Suzanne Jambo

Suzanne Jambo is a South Sudanese politician, lawyer, and human rights campaigner.

Suzanne Jambo
NationalitySouth Sudanese
OccupationPolitician and human rights campaigner


Suzanne Jambo earned a degree in public law from the University of Buckingham, United Kingdom.[1]

Career and politicsEdit

Jambo has been an active human rights campaigner in South Sudan (and southern Sudan before that) for many years. She was a negotiator in the Intergovernmental Authority on Development-led peace process between 1998 and 2005, that resulted in the signing of the Comprehensive Peace Agreement in 2005, ending 21 years of civil war.[1] She worked with numerous local non-governmental organisations (NGOs) in southern Sudan to improve their administration, efficiency and size. She was particularly involved in those organisations that sought to protect women's rights.[1] In 2001, she authored the book Overcoming gender conflict and bias: the case of New Sudan women and girls.[2][3]

She founded the New Sudanese Indigenous Network (NESI), an organisation to bring together 20 Sudanese NGOs to work on common issues such as women's rights, post-conflict rebuilding, human rights and democracy.[1] By 2007 NESI was working with 67 separate NGOs in the region.[2] Jambo was appointed a commissioner for the Southern Sudan Law Drafting Commission which drafted the 2011 Constitution of South Sudan.[2]

For an eight-year period, Jambo was a close adviser of current South Sudan president Salva Kiir Mayardit.[4] This pre-dated Mayardit's presidency to his time with the Sudan People's Liberation Movement (SPLM) where Jambo served as his external relations secretary from at least 2010.[5] She was the first female to act as secretary.[6] She served in the same capacity until at least 2013 when she complained that there were too many advisers from international organisations in South Sudan's government.[7]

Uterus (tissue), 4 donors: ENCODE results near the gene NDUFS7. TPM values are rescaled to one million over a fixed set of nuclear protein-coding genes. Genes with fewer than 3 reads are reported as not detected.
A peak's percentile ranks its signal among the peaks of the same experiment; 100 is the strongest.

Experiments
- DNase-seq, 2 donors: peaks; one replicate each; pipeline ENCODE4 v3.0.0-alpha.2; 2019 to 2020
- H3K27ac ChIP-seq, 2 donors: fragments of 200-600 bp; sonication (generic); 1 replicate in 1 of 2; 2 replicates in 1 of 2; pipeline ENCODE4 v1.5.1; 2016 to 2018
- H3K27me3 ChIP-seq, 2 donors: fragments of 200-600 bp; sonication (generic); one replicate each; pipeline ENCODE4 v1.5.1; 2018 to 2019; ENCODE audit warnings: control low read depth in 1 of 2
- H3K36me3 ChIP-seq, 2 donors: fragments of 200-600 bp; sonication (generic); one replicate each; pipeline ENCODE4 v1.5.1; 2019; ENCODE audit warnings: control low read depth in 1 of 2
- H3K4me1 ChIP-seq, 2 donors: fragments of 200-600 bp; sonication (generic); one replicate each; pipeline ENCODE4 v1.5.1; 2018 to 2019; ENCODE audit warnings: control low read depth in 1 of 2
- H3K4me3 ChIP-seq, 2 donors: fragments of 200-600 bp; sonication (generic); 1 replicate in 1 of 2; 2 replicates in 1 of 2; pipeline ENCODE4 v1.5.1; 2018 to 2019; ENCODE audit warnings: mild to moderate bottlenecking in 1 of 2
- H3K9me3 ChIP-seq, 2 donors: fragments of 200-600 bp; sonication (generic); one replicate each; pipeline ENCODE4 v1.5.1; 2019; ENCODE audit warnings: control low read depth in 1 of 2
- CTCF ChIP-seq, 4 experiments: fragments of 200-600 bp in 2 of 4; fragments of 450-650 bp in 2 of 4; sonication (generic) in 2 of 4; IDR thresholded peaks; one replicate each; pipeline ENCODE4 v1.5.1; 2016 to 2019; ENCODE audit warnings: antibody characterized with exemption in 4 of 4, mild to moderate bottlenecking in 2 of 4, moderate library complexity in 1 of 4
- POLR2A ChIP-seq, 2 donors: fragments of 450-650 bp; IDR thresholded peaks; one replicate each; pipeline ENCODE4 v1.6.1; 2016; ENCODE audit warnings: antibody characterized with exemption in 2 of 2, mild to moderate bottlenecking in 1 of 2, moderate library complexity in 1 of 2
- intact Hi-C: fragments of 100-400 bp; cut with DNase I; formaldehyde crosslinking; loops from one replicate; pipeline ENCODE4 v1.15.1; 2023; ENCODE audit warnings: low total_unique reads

She also disagreed with Mayardit over the appointment of his brother-in-law, Gregory Deng Kuac Aduol, as governor of Gogrial State rather than holding elections. As a result, Jambo is now a political opponent of the president.[8] In October 2017, she announced her intention to stand for the presidency in the 2018 South Sudanese general election. Jambo is the first female to run as a presidential candidate in South Sudan.[1][6]


  1. ^ a b c d e "Female Candidate To Vie For Presidency In 2018 General Election". Gurtong Trust.
  2. ^ a b c "Suzanne Jambo". Inclusive Security. Retrieved 12 November 2017.
  3. ^ Jambo, Suzanne Samson; Federation, New Sudan Women (2001). Overcoming gender conflict and bias: the case of New Sudan women and girls. Jacaranda Designs. ISBN 9789966884503.
  4. ^ "Sud-Soudan : Salva Kiir, en toute indépendance". Jeune Afrique (in French). 25 January 2011. Retrieved 12 November 2017.
  5. ^ Jopson, Barney (20 March 2010). "South Sudan's road to independence". Financial Times. Retrieved 12 November 2017.
  6. ^ a b Chipato, Victor (2018-08-08). "Meet South Sudan's 1st Female Presidential Challenger, Suzanne Jambo - Allnet Africa". Allnet Africa. Retrieved 2018-09-25.
  7. ^ Law, Tom. "South Sudan declares itself open for business". Al Jazeera. No. 12 December 2013. Retrieved 12 November 2017.
  8. ^ Yel Yel, Simon. "The Question of nepotism in South Sudan". Sudan Tribune. Retrieved 12 November 2017.